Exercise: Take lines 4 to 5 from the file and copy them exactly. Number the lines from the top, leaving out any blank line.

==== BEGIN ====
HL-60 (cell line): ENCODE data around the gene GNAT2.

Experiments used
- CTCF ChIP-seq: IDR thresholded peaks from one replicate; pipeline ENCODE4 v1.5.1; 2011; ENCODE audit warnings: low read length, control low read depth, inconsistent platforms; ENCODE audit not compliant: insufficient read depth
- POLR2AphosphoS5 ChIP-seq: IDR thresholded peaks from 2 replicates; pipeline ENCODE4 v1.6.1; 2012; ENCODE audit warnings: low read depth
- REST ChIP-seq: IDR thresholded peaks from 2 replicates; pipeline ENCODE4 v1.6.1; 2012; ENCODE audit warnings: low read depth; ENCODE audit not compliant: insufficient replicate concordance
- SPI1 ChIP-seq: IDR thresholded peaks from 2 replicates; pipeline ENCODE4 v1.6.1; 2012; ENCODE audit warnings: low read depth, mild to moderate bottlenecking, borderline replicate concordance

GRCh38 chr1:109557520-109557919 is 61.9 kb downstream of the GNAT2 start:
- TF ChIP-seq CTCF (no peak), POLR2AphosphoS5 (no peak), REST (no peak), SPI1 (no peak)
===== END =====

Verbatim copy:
- POLR2AphosphoS5 ChIP-seq: IDR thresholded peaks from 2 replicates; pipeline ENCODE4 v1.6.1; 2012; ENCODE audit warnings: low read depth
- REST ChIP-seq: IDR thresholded peaks from 2 replicates; pipeline ENCODE4 v1.6.1; 2012; ENCODE audit warnings: low read depth; ENCODE audit not compliant: insufficient replicate concordance